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New York Anglers Catch 81 Muskies In One Season

Katia Rivers with one of the 81 muskies that she and her boyfriend Zach Baker caught in the Finger Lakes region of New York State last year.
Katia Rivers with one of the 81 muskies that she and her boyfriend Zach Baker caught in the Finger Lakes region of New York State last year. (Baker Muskie Lures/)

Catching a giant muskie is challenging—they’re called the fish of 10,000 casts because old timers say that’s how many casts it takes to catch one. These freshwater predators are moody, persnickety and can be frustrating to catch for even the most experienced anglers.

Katia Rivers, though, appears to be a muskie whisperer. The 39-year-old phlebotomist and EKG tech from Rochester, New York, and her boyfriend, Zach Baker, caught 81 muskies in 2020. That’s right, 81 muskies, on the Finger Lakes of western New York and some smaller lakes around those well-known waterways. Using the “fish of 10,000 casts” math, that would be 810,000 casts, but who’s counting. They fished on weekends, she told Syracuse.com writer David Figura, and stayed only on the inland lakes despite the allure of the St. Lawrence River’s big muskies.

Rivers and Baker released all the muskies that they caught.
Rivers and Baker released all the muskies that they caught. (Baker Muskie Lures/)

“I have two secret weapons: Baker Musky Lures and a great net man,” says Rivers. “I’m still kind of processing it. It was an overwhelming, magical experience.”

Baker is the founder of Baker Muskie Lures and the Muskie’s Inc. chapter in Rochester. To say they’re dialed in on the big fish would be accurate. Rivers caught her first muskie six years ago on Lake Chautauqua. Her personal best is 50 1/2 inches, caught on Waneta Lake. She and Baker troll his handmade cedar crankbaits and release the muskies.

Muskies and northerns thrive in the deep water, vegetation, rocky habitat and ample forage of the Finger Lakes and smaller impoundments. Also, a couple of hatcheries managed by the New York Department of Environmental Conservation are located in the area, one on Chautauqua. Biologists in spring collect and fertilize eggs from wild fish, usually Chautauqua, for rearing and release in 14 lakes.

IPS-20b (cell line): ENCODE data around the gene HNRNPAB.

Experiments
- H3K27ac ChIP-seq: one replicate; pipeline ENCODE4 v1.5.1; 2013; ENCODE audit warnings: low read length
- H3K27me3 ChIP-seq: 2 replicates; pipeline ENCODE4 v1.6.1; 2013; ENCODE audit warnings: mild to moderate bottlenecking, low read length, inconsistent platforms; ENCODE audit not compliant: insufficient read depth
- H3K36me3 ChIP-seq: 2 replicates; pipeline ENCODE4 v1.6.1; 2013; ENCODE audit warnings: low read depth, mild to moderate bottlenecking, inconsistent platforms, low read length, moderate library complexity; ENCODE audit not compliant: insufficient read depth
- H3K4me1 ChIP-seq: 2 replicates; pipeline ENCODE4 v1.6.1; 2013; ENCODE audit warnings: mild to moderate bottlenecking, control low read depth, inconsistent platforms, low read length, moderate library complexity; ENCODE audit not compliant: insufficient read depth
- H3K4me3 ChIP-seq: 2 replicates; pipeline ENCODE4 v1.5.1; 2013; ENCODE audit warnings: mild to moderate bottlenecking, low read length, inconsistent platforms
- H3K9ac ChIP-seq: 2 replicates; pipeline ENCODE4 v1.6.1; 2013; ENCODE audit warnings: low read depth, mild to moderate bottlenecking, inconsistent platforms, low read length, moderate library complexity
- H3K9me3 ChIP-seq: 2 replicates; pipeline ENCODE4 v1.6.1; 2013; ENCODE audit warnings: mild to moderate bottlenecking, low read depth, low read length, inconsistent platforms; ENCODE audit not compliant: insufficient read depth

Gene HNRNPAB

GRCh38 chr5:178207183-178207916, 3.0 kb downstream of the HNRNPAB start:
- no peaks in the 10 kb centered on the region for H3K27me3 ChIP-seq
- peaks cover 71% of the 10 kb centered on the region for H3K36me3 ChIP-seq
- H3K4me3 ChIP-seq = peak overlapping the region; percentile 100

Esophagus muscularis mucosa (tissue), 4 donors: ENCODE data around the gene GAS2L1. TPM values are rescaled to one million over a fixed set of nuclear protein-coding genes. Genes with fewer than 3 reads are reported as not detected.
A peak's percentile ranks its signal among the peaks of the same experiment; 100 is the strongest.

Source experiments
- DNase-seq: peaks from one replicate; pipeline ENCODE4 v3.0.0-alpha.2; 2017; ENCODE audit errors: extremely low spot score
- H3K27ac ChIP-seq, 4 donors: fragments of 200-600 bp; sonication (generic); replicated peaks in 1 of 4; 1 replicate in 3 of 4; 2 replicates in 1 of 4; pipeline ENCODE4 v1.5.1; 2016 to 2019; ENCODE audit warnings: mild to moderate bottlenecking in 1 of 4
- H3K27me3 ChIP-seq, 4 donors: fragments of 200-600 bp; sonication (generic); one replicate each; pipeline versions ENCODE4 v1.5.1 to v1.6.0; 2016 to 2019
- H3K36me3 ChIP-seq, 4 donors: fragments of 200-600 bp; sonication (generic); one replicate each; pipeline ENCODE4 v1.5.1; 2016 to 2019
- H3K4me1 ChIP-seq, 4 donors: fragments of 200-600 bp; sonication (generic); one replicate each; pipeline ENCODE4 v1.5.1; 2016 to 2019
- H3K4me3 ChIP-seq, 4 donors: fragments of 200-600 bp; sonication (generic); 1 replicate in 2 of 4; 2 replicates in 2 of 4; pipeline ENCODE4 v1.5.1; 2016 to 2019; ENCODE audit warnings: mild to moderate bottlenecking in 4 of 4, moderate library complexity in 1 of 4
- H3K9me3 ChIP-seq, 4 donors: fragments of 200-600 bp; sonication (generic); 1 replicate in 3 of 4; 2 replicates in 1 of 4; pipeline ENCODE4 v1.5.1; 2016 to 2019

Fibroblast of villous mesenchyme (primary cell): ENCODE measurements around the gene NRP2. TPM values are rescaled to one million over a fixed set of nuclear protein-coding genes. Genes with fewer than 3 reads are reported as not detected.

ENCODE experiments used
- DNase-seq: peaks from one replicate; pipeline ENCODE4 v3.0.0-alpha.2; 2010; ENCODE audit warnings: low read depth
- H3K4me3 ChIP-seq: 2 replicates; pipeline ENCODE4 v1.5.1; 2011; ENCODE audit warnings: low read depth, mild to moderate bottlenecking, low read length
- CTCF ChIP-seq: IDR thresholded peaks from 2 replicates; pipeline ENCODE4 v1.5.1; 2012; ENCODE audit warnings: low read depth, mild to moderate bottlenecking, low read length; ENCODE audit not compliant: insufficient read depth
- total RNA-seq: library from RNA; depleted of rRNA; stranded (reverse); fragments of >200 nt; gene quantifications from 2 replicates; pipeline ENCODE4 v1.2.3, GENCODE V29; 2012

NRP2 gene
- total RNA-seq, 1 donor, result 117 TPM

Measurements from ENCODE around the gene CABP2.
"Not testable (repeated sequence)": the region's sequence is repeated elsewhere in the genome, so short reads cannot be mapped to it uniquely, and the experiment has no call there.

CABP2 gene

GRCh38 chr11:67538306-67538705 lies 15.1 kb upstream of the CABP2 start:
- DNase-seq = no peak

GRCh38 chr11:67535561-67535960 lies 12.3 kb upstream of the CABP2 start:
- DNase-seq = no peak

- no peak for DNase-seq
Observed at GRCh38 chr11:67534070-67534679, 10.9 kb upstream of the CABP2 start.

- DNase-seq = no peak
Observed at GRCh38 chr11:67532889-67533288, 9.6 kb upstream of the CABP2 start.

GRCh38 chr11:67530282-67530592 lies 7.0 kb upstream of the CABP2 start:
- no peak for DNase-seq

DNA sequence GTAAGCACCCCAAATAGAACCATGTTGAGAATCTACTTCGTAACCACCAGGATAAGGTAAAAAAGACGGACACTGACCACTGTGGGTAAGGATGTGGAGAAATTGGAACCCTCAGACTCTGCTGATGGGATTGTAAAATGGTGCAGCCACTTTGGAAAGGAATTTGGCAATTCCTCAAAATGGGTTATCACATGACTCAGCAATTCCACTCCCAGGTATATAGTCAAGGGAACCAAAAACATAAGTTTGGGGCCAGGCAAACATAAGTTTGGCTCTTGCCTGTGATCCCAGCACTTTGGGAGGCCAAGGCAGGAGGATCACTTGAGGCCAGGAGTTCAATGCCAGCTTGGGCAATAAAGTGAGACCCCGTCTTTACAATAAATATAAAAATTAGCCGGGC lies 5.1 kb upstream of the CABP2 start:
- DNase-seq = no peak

Rivers with a fall-bite fish.
Rivers with a fall-bite fish. (Baker Muskie Lures/)

Rivers and Baker weren’t the only ones chasing muskies last year during the Coronavirus shutdown. Kevin Richards, field editor for Muskie Magazine, said more than 10,000 catch entries were made last year in its “Lunge Log” database. The magazine is the official publication of Muskies Inc., which has more than 6,000 members in the U.S. and Canada.

“In 2020, despite the closure of the Canadian border, our members entered 10,400 released muskies into the Lunge Log,” Richard told Syracuse.com. “Of those released muskies 172 were 50 inches or longer including 14 which were 55 inches or longer.”

A big muskie trolled up with one of Baker’s cedar crankbaits.
A big muskie trolled up with one of Baker’s cedar crankbaits. (Baker Muskie Lures/)

Rivers said her affinity for muskies has helped her overcome major surgery for ovarian cancer. She and Baker, and their two dogs, are out almost every weekend. They troll with 80-pound test line, 80-pound fluorocarbon leaders and Baker’s cedar lures.

“It’s an adrenaline rush,” she said. “Very exhilarating. Every single time it’s just like the first time you catch one. Usually it’s me sitting there reeling and reeling. It’s also been great therapy for me.”

New York’s muskie season opens May 1.

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